Reprinted with permission Mises Institute Doug French
The local paper’s headline posed the question, “Do renters have the upper hand in Las Vegas right now?” “[The apartment project] offered us two weeks of no rent to get us moved in on the timeline we wanted,” said a renter who was also given passes to the Life Is Beautiful music festival as part of the deal. “They also throw resident events every month providing food and entertainment,” she added.
Las Vegas Review-Journal business reporter Patrick Blennerhassett reports deals like this are not uncommon. Websites for Las Vegas apartment projects indicate apartment owners “are doling out a multitude of perks.” Besides the perks, rents decreased 2.2 percent in this year’s first quarter.
“Rents are definitely falling,” said Shawn McCoy, director of the Lied Center for Real Estate and an associate professor at the University of Nevada, Las Vegas. “And in respect to concessions, when I speak with multifamily developers, much of the story is about what is the optimal way to confront pressure in the market to reduce rent, and a lot of it is marketing.”
In a statement to the Las Vegas Review-Journal, the Nevada State Apartment Association said, “There was a surge in homebuilding during the pandemic as builders tried to capitalize on the moving frenzy, especially in pandemic homebuying hot spots.”
Evidence of this surge is visible all over Las Vegas with dozens of large multifamily units in various stages of construction. But Vegas is not an anomaly. The Wall Street Journal reports that more than 950,000 multifamily units are under construction, three times the number for apartment construction twenty years ago.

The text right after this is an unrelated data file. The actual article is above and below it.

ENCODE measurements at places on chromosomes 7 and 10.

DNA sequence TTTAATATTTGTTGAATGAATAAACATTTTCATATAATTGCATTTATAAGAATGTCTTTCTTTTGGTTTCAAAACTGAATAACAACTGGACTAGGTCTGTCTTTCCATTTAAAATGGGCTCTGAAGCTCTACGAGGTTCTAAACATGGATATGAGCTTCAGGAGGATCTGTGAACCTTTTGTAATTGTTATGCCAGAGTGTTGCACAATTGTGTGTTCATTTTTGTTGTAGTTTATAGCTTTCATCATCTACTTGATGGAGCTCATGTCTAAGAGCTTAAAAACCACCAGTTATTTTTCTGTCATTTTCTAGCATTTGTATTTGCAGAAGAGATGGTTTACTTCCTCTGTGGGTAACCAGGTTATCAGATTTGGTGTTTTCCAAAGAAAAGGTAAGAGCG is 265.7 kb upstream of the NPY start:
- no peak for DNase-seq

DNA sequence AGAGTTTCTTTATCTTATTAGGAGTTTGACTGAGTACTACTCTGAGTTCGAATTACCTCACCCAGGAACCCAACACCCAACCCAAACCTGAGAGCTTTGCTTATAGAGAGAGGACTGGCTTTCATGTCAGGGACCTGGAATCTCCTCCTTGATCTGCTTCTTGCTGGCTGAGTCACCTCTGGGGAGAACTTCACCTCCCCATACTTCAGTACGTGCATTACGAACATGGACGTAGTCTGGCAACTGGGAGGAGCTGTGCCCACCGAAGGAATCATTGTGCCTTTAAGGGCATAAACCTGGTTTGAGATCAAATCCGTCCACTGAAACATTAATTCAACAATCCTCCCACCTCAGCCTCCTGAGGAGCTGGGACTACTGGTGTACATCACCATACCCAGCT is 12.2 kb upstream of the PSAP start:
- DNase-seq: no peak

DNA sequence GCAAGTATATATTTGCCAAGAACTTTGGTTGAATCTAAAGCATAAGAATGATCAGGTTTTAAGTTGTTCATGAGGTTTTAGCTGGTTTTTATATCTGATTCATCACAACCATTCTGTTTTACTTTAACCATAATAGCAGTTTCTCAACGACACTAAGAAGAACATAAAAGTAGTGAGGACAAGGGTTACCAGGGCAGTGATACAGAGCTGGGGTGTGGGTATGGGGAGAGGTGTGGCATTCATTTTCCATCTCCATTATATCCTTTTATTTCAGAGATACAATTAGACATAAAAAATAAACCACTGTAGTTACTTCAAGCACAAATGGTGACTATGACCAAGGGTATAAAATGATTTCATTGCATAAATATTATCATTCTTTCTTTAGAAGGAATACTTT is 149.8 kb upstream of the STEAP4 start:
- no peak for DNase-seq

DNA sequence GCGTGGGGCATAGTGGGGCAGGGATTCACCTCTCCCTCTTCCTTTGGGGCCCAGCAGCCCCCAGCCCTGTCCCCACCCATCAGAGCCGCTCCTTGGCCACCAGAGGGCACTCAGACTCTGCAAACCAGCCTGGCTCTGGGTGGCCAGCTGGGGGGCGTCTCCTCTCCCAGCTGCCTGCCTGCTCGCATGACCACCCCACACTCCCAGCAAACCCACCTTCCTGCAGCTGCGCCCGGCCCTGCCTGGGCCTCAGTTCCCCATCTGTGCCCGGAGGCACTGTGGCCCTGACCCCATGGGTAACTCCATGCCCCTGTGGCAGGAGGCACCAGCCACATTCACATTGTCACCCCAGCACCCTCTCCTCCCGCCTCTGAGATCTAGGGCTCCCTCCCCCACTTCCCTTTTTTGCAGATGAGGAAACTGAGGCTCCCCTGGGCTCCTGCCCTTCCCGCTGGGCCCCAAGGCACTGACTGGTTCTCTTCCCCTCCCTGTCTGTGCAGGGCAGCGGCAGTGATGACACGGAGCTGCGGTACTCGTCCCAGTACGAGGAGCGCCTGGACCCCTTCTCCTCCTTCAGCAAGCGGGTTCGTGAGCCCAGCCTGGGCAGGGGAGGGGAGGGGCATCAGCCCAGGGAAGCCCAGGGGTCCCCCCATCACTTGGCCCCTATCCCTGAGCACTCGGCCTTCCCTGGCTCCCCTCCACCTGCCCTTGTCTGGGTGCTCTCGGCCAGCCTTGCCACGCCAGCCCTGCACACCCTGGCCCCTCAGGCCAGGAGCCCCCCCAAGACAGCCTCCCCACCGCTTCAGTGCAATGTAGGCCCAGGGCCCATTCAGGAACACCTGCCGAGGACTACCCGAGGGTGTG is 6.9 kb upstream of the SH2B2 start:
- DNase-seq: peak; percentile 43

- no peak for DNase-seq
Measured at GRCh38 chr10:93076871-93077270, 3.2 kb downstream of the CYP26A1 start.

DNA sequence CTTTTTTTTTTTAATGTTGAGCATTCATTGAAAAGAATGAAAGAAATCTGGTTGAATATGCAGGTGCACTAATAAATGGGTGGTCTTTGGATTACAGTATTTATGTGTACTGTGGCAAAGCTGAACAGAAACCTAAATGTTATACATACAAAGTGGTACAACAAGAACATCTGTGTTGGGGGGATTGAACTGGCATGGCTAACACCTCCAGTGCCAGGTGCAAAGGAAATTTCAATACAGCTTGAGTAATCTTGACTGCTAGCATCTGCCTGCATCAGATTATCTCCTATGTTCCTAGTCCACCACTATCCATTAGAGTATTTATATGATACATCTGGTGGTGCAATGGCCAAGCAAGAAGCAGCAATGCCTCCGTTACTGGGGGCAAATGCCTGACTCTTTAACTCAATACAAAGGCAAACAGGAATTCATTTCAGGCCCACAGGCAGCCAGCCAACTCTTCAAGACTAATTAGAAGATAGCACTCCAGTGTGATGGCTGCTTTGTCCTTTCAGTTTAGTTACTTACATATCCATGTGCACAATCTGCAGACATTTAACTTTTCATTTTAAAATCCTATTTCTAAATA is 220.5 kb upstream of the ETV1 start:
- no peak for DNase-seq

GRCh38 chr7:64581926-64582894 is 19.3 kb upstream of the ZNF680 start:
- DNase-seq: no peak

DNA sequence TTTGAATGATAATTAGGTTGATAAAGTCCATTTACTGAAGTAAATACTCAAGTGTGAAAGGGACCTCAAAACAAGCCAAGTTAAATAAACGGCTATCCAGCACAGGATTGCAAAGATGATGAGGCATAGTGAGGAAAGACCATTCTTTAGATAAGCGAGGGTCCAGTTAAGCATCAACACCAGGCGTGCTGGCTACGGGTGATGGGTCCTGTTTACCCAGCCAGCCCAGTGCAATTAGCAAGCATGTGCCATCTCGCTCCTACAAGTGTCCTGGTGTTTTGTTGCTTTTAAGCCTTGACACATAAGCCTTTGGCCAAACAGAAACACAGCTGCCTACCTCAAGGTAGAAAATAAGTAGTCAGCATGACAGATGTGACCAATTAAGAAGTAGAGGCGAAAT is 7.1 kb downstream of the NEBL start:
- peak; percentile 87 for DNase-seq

Wall Street Journal’s Will Parker writes that Sunbelt cities are the most exposed. When covid-19 vaccines came out, demand for multifamily housing surged and rents increased 25 percent. But now, that growth has disappeared. Parker identifies Phoenix, Atlanta, and Las Vegas as markets where rents are falling.
The Austrian business cycle theory predicts the developers’ downfall. Low interest rates and high rental rates lure builders into pursuing multifamily projects. But these projects take time to identify and purchase land, gain zoning approvals, and collect bids for construction to determine whether the economics supports construction of the project. Low interest rates make more projects viable. However, when rates surge upward, the envisioned economics of the project falls apart, unfortunately before construction is completed.
Why will so many apartment developers be caught wrong-footed? It is certainly not the fault of a free market, as if we have one. The government’s response to covid was unprecedented, with one hand shutting everything down, with another the Fed doubling down on its zero interest rate policy, and finally, fiscally, the federal government literally sending money to everyone: from state governments to employers and finally down to individuals, who suddenly had the money for first and last month’s rent to move into a new apartment.
As Murray Rothbard explained succinctly in Economic Depressions: Their Cause and Cure,
The business cycle is brought about, not by any mysterious failings of the free market economy, but quite the opposite: By systematic intervention by government in the market process. Government intervention brings about bank expansion and inflation, and, when the inflation comes to an end, the subsequent depression adjustment comes into play.
In the apartment sector, that depression adjustment has begun and has a long way to go.
Douglas French is President Emeritus of the Mises Institute, author of Early Speculative Bubbles & Increases in the Money Supply, and author of Walk Away: The Rise and Fall of the Home-Ownership Myth. He received his master's degree in economics from UNLV, studying under both Professor Murray Rothbard and Professor Hans-Hermann Hoppe.
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